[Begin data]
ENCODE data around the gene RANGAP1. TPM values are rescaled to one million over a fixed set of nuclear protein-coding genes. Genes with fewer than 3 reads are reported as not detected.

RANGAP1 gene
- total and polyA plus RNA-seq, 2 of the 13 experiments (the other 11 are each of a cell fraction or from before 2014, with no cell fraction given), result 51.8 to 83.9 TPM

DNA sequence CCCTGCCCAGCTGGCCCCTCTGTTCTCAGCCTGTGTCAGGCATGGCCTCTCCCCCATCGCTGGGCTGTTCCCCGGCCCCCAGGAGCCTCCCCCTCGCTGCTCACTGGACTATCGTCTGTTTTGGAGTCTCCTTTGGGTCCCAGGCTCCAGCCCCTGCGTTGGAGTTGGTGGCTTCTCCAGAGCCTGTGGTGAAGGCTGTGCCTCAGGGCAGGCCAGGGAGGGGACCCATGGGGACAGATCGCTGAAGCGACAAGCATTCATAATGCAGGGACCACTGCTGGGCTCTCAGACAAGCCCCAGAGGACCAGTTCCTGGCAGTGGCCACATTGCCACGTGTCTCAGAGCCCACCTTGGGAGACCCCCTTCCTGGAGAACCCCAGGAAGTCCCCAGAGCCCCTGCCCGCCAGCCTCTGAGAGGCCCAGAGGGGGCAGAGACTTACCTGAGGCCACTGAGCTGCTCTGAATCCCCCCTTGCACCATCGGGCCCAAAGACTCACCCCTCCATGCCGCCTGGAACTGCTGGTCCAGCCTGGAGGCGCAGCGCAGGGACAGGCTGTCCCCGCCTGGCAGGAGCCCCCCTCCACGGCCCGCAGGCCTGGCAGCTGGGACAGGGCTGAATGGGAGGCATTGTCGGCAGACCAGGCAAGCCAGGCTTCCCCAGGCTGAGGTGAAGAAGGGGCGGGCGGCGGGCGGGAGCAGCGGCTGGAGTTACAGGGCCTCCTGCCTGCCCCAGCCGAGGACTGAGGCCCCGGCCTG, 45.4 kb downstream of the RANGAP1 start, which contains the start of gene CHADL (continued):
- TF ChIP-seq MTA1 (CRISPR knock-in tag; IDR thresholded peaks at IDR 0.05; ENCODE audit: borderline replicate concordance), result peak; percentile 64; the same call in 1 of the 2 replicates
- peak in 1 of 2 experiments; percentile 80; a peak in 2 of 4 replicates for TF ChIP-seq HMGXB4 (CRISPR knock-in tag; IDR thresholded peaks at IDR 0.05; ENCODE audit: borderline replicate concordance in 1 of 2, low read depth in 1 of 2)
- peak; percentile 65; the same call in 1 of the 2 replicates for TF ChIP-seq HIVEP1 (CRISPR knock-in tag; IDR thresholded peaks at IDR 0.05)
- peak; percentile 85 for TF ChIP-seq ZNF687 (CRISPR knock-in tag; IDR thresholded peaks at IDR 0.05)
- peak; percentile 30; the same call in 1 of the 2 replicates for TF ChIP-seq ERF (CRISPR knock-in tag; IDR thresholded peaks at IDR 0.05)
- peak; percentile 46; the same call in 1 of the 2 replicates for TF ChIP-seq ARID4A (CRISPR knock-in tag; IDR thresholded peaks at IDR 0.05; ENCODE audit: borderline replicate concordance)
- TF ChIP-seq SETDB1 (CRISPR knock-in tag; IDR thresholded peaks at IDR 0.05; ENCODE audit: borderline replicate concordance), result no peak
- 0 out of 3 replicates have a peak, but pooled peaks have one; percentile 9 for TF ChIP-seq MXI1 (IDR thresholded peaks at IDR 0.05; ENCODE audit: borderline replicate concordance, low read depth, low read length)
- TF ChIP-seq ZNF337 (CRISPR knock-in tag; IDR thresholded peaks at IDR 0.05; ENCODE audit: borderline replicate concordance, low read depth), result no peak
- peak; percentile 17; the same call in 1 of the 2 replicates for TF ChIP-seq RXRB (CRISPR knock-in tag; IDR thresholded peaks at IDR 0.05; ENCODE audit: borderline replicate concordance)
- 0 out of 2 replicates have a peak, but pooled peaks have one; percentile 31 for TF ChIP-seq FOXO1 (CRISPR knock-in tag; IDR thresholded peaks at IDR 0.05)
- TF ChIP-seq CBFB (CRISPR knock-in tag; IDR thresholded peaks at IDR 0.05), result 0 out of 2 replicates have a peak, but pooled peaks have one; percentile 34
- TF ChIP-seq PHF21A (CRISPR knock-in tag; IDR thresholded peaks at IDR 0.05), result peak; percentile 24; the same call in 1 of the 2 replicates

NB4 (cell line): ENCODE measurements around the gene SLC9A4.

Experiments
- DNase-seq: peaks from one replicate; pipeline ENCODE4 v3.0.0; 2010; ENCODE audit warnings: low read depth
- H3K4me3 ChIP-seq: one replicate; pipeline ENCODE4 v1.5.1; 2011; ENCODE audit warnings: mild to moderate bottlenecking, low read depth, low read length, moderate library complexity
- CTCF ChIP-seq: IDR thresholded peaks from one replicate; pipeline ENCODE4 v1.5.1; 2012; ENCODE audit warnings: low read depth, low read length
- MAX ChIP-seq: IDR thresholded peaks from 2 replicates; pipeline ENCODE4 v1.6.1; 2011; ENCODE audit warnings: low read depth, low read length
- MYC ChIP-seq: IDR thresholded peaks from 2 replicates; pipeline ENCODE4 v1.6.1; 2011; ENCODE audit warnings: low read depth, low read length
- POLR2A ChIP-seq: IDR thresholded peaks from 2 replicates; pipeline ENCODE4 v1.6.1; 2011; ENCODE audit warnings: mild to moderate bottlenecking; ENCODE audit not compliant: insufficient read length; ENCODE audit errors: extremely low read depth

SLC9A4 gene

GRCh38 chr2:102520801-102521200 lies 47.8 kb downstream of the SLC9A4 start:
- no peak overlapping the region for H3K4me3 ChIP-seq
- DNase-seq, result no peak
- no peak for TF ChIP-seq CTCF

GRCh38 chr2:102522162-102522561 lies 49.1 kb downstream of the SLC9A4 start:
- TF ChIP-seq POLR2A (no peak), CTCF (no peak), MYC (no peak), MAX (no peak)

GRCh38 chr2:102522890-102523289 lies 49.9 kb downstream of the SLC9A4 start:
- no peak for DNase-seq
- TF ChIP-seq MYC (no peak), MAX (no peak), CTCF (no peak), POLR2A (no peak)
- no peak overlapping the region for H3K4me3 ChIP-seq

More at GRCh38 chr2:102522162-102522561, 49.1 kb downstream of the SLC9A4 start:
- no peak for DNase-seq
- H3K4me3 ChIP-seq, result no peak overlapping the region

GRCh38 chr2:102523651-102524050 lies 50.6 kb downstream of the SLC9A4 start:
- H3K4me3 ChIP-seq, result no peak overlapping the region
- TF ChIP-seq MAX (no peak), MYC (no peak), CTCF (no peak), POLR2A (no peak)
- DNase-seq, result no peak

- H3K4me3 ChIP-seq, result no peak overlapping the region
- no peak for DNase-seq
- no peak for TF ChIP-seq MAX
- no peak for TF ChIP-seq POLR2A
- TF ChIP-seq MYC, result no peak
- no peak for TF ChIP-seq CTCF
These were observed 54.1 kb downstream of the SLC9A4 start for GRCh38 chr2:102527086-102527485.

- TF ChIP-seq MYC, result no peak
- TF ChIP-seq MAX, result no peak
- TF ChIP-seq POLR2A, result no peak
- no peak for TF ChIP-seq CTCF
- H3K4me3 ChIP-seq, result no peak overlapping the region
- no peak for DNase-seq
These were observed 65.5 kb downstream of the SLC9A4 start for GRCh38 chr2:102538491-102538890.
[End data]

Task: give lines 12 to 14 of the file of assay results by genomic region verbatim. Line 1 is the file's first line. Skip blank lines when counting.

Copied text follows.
- 0 out of 3 replicates have a peak, but pooled peaks have one; percentile 9 for TF ChIP-seq MXI1 (IDR thresholded peaks at IDR 0.05; ENCODE audit: borderline replicate concordance, low read depth, low read length)
- TF ChIP-seq ZNF337 (CRISPR knock-in tag; IDR thresholded peaks at IDR 0.05; ENCODE audit: borderline replicate concordance, low read depth), result no peak
- peak; percentile 17; the same call in 1 of the 2 replicates for TF ChIP-seq RXRB (CRISPR knock-in tag; IDR thresholded peaks at IDR 0.05; ENCODE audit: borderline replicate concordance)